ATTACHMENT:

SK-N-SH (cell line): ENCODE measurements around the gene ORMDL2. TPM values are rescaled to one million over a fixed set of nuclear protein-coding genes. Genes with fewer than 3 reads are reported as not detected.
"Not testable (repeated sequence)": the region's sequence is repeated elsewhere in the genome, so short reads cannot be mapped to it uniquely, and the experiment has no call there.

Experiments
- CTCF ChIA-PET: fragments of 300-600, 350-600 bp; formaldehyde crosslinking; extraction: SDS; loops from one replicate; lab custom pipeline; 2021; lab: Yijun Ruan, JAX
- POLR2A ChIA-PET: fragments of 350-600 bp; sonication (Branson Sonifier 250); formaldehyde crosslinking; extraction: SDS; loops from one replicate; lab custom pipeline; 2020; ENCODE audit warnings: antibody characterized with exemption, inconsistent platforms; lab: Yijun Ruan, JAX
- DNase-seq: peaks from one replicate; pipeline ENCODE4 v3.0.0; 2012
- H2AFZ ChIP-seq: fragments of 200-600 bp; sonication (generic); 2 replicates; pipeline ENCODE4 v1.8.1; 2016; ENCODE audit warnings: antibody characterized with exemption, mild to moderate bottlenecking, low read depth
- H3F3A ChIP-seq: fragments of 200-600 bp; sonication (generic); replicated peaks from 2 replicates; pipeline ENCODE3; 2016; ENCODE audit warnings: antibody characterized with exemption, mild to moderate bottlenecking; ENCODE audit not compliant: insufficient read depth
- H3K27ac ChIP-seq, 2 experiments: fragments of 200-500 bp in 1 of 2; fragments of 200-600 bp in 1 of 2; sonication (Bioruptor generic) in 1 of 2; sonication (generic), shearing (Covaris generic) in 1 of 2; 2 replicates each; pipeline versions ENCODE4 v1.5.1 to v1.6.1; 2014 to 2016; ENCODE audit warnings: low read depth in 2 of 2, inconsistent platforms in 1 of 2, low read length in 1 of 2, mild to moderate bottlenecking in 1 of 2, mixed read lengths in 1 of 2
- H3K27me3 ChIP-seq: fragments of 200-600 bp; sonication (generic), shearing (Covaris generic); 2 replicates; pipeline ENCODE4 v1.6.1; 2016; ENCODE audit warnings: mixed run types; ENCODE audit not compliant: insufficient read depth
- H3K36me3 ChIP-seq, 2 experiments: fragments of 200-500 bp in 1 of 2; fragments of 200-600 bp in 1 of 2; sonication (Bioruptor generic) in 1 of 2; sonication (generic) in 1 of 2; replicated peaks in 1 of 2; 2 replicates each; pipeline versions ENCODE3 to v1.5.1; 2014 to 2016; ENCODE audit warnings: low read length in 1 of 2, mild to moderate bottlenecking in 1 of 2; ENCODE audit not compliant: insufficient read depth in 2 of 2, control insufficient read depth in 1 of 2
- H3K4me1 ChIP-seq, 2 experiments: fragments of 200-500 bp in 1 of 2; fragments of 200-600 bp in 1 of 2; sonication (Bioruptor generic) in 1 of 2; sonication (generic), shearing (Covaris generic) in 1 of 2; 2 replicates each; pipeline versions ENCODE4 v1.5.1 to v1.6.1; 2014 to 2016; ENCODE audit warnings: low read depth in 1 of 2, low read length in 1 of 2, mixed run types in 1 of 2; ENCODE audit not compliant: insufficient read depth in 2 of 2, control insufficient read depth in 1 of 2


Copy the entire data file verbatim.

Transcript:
SK-N-SH (cell line): ENCODE measurements around the gene ORMDL2. TPM values are rescaled to one million over a fixed set of nuclear protein-coding genes. Genes with fewer than 3 reads are reported as not detected.
"Not testable (repeated sequence)": the region's sequence is repeated elsewhere in the genome, so short reads cannot be mapped to it uniquely, and the experiment has no call there.

Experiments
- CTCF ChIA-PET: fragments of 300-600, 350-600 bp; formaldehyde crosslinking; extraction: SDS; loops from one replicate; lab custom pipeline; 2021; lab: Yijun Ruan, JAX
- POLR2A ChIA-PET: fragments of 350-600 bp; sonication (Branson Sonifier 250); formaldehyde crosslinking; extraction: SDS; loops from one replicate; lab custom pipeline; 2020; ENCODE audit warnings: antibody characterized with exemption, inconsistent platforms; lab: Yijun Ruan, JAX
- DNase-seq: peaks from one replicate; pipeline ENCODE4 v3.0.0; 2012
- H2AFZ ChIP-seq: fragments of 200-600 bp; sonication (generic); 2 replicates; pipeline ENCODE4 v1.8.1; 2016; ENCODE audit warnings: antibody characterized with exemption, mild to moderate bottlenecking, low read depth
- H3F3A ChIP-seq: fragments of 200-600 bp; sonication (generic); replicated peaks from 2 replicates; pipeline ENCODE3; 2016; ENCODE audit warnings: antibody characterized with exemption, mild to moderate bottlenecking; ENCODE audit not compliant: insufficient read depth
- H3K27ac ChIP-seq, 2 experiments: fragments of 200-500 bp in 1 of 2; fragments of 200-600 bp in 1 of 2; sonication (Bioruptor generic) in 1 of 2; sonication (generic), shearing (Covaris generic) in 1 of 2; 2 replicates each; pipeline versions ENCODE4 v1.5.1 to v1.6.1; 2014 to 2016; ENCODE audit warnings: low read depth in 2 of 2, inconsistent platforms in 1 of 2, low read length in 1 of 2, mild to moderate bottlenecking in 1 of 2, mixed read lengths in 1 of 2
- H3K27me3 ChIP-seq: fragments of 200-600 bp; sonication (generic), shearing (Covaris generic); 2 replicates; pipeline ENCODE4 v1.6.1; 2016; ENCODE audit warnings: mixed run types; ENCODE audit not compliant: insufficient read depth
- H3K36me3 ChIP-seq, 2 experiments: fragments of 200-500 bp in 1 of 2; fragments of 200-600 bp in 1 of 2; sonication (Bioruptor generic) in 1 of 2; sonication (generic) in 1 of 2; replicated peaks in 1 of 2; 2 replicates each; pipeline versions ENCODE3 to v1.5.1; 2014 to 2016; ENCODE audit warnings: low read length in 1 of 2, mild to moderate bottlenecking in 1 of 2; ENCODE audit not compliant: insufficient read depth in 2 of 2, control insufficient read depth in 1 of 2
- H3K4me1 ChIP-seq, 2 experiments: fragments of 200-500 bp in 1 of 2; fragments of 200-600 bp in 1 of 2; sonication (Bioruptor generic) in 1 of 2; sonication (generic), shearing (Covaris generic) in 1 of 2; 2 replicates each; pipeline versions ENCODE4 v1.5.1 to v1.6.1; 2014 to 2016; ENCODE audit warnings: low read depth in 1 of 2, low read length in 1 of 2, mixed run types in 1 of 2; ENCODE audit not compliant: insufficient read depth in 2 of 2, control insufficient read depth in 1 of 2